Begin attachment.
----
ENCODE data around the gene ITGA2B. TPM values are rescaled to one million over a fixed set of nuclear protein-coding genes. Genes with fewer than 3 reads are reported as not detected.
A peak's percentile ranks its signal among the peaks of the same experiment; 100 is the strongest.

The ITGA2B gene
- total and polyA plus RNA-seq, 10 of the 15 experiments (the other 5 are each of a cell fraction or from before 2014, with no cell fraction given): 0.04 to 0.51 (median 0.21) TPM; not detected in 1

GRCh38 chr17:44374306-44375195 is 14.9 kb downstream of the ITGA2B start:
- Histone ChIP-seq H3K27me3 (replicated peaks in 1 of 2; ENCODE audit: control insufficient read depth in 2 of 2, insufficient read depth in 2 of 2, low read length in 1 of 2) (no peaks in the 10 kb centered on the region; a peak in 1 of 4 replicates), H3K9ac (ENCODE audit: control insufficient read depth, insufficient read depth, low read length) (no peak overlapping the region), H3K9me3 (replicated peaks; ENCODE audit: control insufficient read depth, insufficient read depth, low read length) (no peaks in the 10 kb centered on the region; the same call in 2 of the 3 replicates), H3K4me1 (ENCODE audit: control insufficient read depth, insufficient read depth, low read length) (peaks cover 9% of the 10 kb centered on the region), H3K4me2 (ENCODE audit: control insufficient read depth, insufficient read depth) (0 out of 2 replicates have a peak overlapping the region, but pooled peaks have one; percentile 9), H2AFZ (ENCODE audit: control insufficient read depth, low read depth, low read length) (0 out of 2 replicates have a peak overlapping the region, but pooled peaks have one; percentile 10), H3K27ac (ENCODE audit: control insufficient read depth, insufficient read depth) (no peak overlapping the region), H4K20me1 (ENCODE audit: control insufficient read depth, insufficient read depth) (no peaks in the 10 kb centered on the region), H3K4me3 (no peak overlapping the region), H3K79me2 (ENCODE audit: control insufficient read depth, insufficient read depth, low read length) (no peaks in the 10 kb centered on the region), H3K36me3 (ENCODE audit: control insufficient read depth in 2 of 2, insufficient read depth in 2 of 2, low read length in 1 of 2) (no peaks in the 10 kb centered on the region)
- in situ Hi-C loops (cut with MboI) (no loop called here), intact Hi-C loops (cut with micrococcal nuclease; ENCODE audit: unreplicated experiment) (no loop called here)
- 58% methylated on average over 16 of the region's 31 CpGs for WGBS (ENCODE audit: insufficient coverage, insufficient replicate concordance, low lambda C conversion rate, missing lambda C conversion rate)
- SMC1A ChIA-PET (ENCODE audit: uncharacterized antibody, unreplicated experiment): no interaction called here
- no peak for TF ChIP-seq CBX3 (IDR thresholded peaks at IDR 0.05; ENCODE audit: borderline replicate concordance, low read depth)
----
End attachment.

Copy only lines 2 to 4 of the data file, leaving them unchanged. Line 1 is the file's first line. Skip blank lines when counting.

A peak's percentile ranks its signal among the peaks of the same experiment; 100 is the strongest.

The ITGA2B gene
- total and polyA plus RNA-seq, 10 of the 15 experiments (the other 5 are each of a cell fraction or from before 2014, with no cell fraction given): 0.04 to 0.51 (median 0.21) TPM; not detected in 1